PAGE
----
Amid Latin America's recent economic boom, the government of Argentina, led by president Cristina Fernández de Kirchner, has been putting a tango-like passion into choreographing the country’s economic fortunes. However, steps taken by the government to prevent a default scenario, which Argentina endured as recently as 2001, appear to be having the opposite effect of that intended.
To limit capital flight and tax evasion, Argentina's government has imposed currency controls, while to boost domestic production, import controls have been introduced on a number of goods. This has resulted in the black market value of the dollar soaring in 2012, which caused the rate of inflation to rise and industrial production to plummet, along with the country’s GDP growth rate.
As Argentina’s economy dipped, so too did Mr Fernandez’s popularity. After being elected for a second term in October 2011, the president had a popularity rate of 63%. One year later this figure stood at 28%. In December 2012 a wave of looting swept across the country, with many analysts claiming that dissatisfaction with Mr Fernandez’s administration was the main factor behind the unrest.
Mr Fernandez’s domestic problems seem to have extended into the international arena. “Over the course of 2012, Argentina alienated several important partners,” says Cenk Sidar, managing director at Washington-based consultancy SGA. First, Argentina reopened its dispute with the UK over the sovereignty of the Falkland Islands, and it then seized oil producer YPF from Spanish energy giant Repsol, seriously straining relations with Spain. Meanwhile, the International Monetary Fund has threatened to take action against Argentina over its inaccurate inflation data, and the World Trade Organisation could suspend trade concessions for Argentina, due to the country being accused of protectionism by a number of WTO members.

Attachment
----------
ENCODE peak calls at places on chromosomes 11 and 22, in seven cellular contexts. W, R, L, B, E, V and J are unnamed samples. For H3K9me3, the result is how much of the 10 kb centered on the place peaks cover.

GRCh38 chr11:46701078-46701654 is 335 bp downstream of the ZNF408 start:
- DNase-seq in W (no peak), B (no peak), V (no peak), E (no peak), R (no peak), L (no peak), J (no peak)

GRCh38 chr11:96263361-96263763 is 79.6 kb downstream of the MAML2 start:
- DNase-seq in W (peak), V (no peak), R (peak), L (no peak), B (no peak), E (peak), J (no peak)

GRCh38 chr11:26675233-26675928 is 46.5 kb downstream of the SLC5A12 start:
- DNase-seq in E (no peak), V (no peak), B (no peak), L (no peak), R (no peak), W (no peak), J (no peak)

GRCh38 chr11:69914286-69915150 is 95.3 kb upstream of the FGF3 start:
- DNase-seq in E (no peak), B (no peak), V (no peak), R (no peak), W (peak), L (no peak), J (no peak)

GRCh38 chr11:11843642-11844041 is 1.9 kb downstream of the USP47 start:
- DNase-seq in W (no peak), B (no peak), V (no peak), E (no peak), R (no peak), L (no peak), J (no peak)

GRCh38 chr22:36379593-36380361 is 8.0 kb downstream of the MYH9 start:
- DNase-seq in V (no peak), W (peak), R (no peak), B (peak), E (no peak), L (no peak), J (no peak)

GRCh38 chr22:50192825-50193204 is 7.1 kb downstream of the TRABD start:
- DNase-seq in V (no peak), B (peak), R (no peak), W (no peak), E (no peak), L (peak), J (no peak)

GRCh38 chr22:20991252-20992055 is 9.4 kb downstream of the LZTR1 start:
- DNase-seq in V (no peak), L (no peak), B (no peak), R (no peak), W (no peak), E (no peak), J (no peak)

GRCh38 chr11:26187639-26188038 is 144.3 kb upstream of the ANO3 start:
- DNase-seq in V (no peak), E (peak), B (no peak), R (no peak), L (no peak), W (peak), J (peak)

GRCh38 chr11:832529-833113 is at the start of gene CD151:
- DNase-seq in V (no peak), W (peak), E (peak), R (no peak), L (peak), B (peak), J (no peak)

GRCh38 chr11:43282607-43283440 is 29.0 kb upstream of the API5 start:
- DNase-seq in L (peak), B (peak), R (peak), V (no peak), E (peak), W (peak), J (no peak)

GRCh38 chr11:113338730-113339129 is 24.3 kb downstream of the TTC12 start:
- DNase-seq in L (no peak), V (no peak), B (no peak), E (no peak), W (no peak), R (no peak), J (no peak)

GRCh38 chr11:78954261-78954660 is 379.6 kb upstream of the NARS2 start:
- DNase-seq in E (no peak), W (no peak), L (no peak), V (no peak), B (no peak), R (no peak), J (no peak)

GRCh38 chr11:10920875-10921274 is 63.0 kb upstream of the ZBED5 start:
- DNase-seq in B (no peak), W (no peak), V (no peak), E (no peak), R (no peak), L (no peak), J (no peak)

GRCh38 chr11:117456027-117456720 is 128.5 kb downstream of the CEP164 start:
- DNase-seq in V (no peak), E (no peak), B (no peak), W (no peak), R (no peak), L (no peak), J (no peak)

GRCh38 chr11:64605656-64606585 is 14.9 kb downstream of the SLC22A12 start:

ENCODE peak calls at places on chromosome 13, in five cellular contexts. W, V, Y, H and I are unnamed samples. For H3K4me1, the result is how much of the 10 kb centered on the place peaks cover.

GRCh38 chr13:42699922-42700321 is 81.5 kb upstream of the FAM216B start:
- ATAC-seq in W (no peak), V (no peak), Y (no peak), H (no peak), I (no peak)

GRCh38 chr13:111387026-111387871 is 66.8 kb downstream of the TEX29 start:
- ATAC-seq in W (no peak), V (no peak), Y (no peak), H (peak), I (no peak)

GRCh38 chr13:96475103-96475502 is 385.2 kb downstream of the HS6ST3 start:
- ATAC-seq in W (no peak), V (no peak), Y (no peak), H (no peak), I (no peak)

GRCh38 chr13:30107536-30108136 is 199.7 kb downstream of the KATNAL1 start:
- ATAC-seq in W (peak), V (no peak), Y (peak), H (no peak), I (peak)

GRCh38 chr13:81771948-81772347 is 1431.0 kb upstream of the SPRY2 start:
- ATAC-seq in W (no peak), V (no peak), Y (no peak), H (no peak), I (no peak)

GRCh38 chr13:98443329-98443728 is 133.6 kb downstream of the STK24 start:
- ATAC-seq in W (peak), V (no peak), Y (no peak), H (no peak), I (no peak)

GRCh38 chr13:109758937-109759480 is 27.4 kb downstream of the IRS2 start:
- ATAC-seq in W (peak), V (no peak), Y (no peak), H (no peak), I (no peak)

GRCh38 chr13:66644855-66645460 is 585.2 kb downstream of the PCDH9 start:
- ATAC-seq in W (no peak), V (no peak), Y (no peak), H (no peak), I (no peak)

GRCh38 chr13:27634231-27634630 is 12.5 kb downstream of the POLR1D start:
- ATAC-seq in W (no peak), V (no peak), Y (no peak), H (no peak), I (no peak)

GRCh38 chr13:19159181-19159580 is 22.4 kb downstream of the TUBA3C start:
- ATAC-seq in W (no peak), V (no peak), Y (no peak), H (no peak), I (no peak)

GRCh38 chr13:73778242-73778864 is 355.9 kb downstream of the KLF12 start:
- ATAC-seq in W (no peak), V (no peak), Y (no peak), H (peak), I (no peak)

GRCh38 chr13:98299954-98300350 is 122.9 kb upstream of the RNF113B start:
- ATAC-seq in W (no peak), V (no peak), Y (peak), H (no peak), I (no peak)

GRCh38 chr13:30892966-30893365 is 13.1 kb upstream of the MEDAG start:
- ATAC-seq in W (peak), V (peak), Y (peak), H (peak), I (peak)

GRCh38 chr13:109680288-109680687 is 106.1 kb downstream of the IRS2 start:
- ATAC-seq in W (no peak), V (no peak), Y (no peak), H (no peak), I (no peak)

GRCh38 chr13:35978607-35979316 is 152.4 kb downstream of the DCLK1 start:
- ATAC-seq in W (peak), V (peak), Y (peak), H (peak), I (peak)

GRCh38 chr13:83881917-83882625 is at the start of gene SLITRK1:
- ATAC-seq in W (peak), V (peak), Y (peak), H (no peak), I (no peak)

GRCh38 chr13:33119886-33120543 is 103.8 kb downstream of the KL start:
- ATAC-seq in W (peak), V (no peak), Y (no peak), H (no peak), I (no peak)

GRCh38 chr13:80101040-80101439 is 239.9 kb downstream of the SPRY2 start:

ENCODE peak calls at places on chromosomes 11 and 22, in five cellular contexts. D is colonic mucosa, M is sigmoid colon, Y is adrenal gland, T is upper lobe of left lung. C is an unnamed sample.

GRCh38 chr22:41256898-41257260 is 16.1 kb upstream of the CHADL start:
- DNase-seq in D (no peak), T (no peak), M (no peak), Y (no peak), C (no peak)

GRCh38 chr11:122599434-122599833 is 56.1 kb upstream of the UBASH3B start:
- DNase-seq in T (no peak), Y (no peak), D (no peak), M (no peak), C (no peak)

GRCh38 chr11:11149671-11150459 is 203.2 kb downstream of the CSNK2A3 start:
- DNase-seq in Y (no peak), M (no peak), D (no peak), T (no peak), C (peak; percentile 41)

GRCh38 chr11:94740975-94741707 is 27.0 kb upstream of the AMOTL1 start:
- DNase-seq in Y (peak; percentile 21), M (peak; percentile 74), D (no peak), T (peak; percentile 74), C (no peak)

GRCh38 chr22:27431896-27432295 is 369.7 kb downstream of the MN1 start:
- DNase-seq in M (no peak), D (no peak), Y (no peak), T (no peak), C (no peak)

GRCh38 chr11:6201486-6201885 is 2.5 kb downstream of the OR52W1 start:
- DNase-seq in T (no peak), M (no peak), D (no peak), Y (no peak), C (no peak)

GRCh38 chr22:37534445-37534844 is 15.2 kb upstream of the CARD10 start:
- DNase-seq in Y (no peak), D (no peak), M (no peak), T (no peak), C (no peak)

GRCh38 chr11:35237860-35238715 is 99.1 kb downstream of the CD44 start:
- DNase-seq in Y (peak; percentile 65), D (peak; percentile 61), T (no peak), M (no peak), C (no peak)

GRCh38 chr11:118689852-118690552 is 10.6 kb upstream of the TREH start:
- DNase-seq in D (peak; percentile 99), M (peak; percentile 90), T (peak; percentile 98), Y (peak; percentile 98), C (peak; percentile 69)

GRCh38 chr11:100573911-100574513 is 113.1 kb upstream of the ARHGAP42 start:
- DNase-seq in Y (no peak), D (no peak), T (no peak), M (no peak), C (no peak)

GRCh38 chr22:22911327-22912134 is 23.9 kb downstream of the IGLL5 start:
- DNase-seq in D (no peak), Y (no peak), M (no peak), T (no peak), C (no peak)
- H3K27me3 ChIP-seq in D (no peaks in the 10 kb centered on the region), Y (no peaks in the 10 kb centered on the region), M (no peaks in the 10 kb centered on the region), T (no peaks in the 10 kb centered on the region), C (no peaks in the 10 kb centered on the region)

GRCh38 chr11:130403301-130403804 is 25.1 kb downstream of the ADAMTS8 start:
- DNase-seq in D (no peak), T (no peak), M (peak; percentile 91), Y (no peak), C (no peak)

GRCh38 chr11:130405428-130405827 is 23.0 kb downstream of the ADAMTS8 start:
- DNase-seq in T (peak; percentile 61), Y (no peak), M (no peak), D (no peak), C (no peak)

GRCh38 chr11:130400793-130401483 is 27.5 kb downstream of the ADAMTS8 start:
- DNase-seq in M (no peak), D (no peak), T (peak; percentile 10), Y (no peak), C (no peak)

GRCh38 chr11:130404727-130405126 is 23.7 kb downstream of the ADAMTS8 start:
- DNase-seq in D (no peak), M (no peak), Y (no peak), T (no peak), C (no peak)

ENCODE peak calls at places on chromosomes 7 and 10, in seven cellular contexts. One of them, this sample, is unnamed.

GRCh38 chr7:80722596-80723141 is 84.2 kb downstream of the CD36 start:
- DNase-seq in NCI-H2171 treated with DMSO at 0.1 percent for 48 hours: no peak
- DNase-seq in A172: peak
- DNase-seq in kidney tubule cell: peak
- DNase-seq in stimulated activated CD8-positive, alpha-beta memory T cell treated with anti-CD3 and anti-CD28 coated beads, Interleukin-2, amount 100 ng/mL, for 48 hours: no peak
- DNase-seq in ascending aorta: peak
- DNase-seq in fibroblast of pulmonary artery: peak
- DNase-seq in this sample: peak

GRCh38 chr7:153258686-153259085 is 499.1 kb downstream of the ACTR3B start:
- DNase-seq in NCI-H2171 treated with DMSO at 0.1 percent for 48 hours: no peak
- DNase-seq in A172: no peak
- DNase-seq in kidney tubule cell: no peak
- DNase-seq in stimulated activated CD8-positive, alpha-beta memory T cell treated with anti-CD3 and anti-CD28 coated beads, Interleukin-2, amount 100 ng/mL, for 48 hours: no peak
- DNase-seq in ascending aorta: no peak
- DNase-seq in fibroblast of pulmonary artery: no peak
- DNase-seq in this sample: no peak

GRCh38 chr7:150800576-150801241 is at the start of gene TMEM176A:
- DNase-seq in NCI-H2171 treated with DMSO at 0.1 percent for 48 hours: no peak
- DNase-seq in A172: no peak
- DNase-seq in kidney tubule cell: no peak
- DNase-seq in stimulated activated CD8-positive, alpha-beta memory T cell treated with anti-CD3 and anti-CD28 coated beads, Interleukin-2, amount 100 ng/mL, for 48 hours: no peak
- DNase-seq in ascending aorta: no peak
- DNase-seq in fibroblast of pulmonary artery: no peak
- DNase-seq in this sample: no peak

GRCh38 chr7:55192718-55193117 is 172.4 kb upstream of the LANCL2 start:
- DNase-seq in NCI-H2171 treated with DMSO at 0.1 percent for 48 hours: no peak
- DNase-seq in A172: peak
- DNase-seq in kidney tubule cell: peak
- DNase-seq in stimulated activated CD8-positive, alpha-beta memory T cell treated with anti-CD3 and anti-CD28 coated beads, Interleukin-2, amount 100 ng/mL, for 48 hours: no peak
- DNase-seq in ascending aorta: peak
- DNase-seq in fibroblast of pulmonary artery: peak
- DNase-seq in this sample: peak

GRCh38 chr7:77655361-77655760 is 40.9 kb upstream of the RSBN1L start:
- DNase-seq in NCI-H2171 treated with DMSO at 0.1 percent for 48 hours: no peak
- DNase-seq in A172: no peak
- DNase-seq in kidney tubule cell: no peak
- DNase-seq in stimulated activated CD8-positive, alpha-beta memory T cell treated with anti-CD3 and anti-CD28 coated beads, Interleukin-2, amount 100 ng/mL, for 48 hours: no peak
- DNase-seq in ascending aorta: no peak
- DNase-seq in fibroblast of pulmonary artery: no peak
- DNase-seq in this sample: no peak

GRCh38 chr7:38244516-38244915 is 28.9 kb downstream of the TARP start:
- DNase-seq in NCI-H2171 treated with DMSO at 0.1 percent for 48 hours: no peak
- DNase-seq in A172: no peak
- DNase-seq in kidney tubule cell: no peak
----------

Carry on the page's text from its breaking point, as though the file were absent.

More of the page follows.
The response from investors to these events has been mixed. On the one hand, the number of the new FDI ventures coming into Argentina has decreased by half between 2011 and 2012, and now stands at its lowest levels since 2006. On the other hand, the country has secured some impressive crossborder investments, including General Motors' $450m automotive plant expansion and a deal between renationalised YPF and Chevron worth $1bn.
Energy company Gulf Oil has been operating in Argentina for 12 years, and is currently planning to launch a new blending plant in the country. “The business climate in Argentina has changed and there are challenges, but the decision was made by our company to stay,” says Frank Rutten, international vice-president at Gulf Oil. “Gulf Oil believes that in the medium to long term, the current issues will be solved.”
However, Mr Rutten remains cautious over predictions on whether the company will expand further in Argentina. “Further investments will be only contemplated if the economic environment creates new opportunities which make business sense,” he says.
As Ms Fernández's administration seems unlikely to relinquish power any time soon, many experts are advising that those doing business in Argentina should be vigilant. “Some opportunities may exist… in the industries that are not seen by the government as a way to access foreign financial sources, like in the case of YPF,” says Mr Sidar. In other words, if a company operates in a sector that offers low returns, the government will not directly bother it, though the same cannot be said of the capital controls and trade barriers imposed by the country.